A real super-heroine: a review of The She-Hulk Diaries

The She-Hulk DiariesEarlier this year, I expressed skepticism toward The She-Hulk Diaries and Rogue Touch — specifically, about authors scribbling down superhero adventures without the pretty pictures to match and, more importantly, with what seemed like a “romantic” spin (that turned out to be false).

I love comics, and removing their visual element would be like neutering them. The physical prowess of female superheroes, especially, is what grabs your attention; it’s the artist’s job to convey that. Then the writer steps in and uses that moment to communicate their emotional and mental strength as well. These three traits complement one another. I wondered if a novel could properly re-create that power. Since so much of a superhero’s identity is rooted in action and visuals — perhaps even more than words — would these characters even translate well into novel protagonists? Or would She-Hulk and Rogue become shallow versions of themselves?

The answer is different than what I expected — at least in She-Hulk’s case (I have yet to get around to Rogue). After reading Marta Acosta’s fun and very juicy The She-Hulk Diaries (out today), I decided that a) yes, superheroes have enough thoughts buzzing around in their heads to fill a novel but b) the whole superhero action thing is what comes across poorly.

Acosta takes She-Hulk, aka Jennifer Walters (although, in this book, they’re two separate characters who cohabit the same body) and makes her a character worth knowing outside of comic books. I’m a nerd and stickler for accuracy and faithful portrayals, but she pulls it off.

But as someone who doesn’t write for comics, Acosta loses stride when delivering big action. She restricts most of She-Hulk’s crime-fighting efforts to trashing petty thugs who are also cartoonish — and not in a good way. In a cheesy, ’60s comics kind of way.

It half works with the story. The Avengers have ostracized She-Hulk, and she’s not getting all the cool, intergalactic gigs anymore. So she’s stuck picking loser bad guys off the streets.

However, the whole time, I was waiting for at least one super-villain showdown. Acosta does include one — sort of. To leave one out would have disappointed a lot of readers, but what she ends up with isn’t handled with the same finesse and drama as what you’d see in comics today. It’s a little outdated and campy. I found this to be the weakest part of the book.

I’m reluctant to put a label on The She-Hulk Diaries, but this very much does seem like chick-lit to me. (Marta can fight me in the comments if she’d like.) But that’s good news because I find chick-lit to be very fun, and hey — it’s definitely not romance.

What’s most impressive is how Acosta writes Jen/She-Hulk in a way that would make any modern, feminist-minded woman proud. Jennifer stands up for herself. She doesn’t jump into a relationship (or bed) although she courts some very different suitors. She doesn’t have the best history with men, either. She’s normal, but at the same time, she’s a little wiser than some of us.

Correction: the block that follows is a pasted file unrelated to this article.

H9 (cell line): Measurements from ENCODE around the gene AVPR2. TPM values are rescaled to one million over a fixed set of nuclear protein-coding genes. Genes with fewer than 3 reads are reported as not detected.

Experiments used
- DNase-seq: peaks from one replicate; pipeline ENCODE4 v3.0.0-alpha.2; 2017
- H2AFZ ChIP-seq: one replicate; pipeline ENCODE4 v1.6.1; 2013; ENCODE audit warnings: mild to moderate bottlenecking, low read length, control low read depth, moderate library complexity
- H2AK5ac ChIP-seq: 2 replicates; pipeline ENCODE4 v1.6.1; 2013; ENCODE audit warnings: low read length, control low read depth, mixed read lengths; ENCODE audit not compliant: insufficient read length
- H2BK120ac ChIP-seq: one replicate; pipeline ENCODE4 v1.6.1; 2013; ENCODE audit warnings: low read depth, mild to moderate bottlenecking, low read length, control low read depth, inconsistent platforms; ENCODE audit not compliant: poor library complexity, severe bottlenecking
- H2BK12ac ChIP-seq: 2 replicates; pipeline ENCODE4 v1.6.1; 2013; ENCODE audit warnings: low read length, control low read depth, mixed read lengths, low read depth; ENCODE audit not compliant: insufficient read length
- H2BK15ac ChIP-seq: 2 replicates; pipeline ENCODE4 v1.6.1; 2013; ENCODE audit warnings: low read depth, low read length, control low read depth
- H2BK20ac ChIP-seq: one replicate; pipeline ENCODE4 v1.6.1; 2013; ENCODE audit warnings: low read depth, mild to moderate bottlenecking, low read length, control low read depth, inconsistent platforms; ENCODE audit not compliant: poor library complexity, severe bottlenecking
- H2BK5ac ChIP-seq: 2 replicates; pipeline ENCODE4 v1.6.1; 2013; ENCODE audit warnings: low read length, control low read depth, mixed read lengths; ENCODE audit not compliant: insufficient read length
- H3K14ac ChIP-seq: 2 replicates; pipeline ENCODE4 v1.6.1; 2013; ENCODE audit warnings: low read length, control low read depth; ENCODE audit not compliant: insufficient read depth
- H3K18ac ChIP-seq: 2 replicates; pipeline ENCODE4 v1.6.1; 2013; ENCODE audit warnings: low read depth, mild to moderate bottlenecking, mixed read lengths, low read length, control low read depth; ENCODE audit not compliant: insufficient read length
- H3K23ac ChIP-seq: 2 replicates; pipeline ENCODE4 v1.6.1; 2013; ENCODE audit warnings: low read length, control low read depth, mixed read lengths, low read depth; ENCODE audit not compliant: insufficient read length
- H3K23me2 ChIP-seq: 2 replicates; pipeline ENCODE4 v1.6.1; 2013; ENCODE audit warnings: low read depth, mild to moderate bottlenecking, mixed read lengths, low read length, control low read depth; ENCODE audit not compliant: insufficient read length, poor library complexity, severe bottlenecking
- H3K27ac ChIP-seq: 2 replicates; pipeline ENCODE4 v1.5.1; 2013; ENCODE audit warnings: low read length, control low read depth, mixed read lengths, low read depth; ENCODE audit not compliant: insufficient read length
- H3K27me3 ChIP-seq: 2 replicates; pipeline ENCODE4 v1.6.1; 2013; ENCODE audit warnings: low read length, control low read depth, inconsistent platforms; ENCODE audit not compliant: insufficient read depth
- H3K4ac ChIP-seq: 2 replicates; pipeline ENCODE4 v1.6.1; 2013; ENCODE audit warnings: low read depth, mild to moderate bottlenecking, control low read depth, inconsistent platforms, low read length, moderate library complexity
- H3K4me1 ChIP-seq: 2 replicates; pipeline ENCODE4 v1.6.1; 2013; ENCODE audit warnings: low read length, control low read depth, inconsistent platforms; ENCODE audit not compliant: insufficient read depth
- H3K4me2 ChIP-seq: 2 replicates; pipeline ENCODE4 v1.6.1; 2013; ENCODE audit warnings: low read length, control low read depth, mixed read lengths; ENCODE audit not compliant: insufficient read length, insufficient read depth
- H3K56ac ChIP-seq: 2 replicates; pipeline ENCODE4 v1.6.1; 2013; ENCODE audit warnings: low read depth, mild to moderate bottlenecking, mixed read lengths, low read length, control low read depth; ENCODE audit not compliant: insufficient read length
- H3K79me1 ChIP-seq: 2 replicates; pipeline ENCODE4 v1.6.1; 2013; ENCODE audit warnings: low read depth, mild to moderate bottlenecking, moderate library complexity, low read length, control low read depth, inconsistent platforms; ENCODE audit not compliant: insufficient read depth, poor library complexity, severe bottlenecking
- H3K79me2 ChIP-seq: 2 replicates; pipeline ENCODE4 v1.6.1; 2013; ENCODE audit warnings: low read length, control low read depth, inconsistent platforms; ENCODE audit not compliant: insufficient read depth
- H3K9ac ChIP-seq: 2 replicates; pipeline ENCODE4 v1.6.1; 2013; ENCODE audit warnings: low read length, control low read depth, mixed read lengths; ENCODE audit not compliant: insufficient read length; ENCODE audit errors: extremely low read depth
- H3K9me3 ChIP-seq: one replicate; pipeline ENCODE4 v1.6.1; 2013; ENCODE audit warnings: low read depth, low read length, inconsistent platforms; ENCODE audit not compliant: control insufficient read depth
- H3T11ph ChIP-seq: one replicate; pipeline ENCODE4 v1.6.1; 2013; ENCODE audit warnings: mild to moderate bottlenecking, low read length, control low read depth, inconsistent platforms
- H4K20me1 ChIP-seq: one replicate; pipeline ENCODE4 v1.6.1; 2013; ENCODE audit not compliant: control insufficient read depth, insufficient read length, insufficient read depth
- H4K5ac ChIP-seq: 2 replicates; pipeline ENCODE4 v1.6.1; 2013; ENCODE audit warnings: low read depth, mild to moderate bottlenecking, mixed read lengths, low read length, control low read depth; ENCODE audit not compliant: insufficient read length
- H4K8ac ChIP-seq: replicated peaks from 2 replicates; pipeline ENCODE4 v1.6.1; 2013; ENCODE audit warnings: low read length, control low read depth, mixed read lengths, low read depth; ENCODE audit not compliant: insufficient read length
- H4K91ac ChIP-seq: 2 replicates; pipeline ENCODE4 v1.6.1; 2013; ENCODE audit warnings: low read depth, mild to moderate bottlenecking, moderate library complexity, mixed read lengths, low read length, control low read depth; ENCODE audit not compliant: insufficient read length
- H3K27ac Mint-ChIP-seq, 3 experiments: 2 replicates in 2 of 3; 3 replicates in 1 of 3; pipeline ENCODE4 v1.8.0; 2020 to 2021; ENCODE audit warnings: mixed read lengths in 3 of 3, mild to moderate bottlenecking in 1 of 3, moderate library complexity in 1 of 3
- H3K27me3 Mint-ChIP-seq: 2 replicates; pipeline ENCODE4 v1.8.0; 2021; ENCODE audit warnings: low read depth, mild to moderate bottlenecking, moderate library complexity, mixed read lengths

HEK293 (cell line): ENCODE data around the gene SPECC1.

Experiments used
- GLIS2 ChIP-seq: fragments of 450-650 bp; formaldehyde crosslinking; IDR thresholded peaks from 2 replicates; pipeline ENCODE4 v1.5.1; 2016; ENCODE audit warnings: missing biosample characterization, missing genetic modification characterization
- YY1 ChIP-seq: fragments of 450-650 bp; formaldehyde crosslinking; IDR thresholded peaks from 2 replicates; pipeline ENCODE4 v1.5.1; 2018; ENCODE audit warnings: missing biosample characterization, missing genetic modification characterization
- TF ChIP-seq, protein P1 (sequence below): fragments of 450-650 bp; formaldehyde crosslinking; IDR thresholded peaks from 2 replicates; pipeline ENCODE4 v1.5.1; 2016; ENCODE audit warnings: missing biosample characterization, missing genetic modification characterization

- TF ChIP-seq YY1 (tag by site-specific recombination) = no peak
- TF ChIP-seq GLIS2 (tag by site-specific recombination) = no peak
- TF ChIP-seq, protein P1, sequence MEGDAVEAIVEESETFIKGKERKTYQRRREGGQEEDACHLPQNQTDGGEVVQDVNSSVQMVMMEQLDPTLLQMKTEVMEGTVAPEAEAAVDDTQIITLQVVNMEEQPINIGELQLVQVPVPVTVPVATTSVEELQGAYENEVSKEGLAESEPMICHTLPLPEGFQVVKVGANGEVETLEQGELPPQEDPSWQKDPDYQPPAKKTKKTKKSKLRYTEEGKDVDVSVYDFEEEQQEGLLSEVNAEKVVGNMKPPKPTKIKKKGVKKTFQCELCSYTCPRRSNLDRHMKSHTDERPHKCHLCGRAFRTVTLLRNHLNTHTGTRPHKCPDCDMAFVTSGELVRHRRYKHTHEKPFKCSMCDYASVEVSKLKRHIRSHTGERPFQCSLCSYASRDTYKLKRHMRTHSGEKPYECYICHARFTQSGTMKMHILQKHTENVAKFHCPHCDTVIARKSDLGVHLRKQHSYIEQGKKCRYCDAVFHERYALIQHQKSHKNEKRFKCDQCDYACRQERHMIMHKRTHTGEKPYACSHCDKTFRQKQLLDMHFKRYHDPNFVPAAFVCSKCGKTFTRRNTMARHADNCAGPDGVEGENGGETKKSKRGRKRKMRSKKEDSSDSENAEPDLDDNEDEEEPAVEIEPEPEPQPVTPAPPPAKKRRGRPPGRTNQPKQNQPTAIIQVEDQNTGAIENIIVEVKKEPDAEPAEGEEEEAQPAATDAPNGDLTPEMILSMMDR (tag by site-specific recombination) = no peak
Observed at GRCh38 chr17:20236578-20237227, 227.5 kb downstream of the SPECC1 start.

She isn’t a flawless character, though. Pretty much anywhere outside the courtroom (Jen’s a lawyer), she struggles with self-confidence. She’s got some anger issues, deep down. But I love her for being honest and so dedicated to her work, which is all about doing good. I love her for treating her friends with just as much importance and care as her career — and while finding a relationship is important, she doesn’t degrade herself to get there. She’s not going to change who she is.

To say that’s an important message for young women and girls today would be an understatement.

By the end, I wanted more of Acosta’s writing because it was so enjoyable, but she does leave readers hanging about a few minor plot threads: the circumstances surrounding She-Hulk’s split from the Avengers, for example, and how Jen feels about her mother’s death.

At the same time, the overarching story — which connects the “antagonists” (I’m lumping them in a very general group) together and keeps She-Hulk (and lawyer Jen) rather busy — isn’t as compelling as the little details: the everyday thoughts and actions of these two characters.

The book pours on the romance more heavily later on, when Jen has to choose between several love interests. And I can’t help but feel like her union with Mr. Right was a little mushy.

Complaints aside, The She-Hulk Diaries is a light, funny, and emotionally cathartic read that breaks expectations.

Grade: B

Read my interview with Marta Acosta for more. Thanks to the author for the advance reader’s copy. I’ll be reviewing Rogue Touch soon as well.

3 thoughts on “A real super-heroine: a review of The She-Hulk Diaries”

  1. I’ve never heard of this but I might pick it up, sounds like my bag. I’m interested in superhero prose stuff a lot more recently after reading The Girl Who Would Be King. Have you come across it? It sounds like it’d be up your alley.



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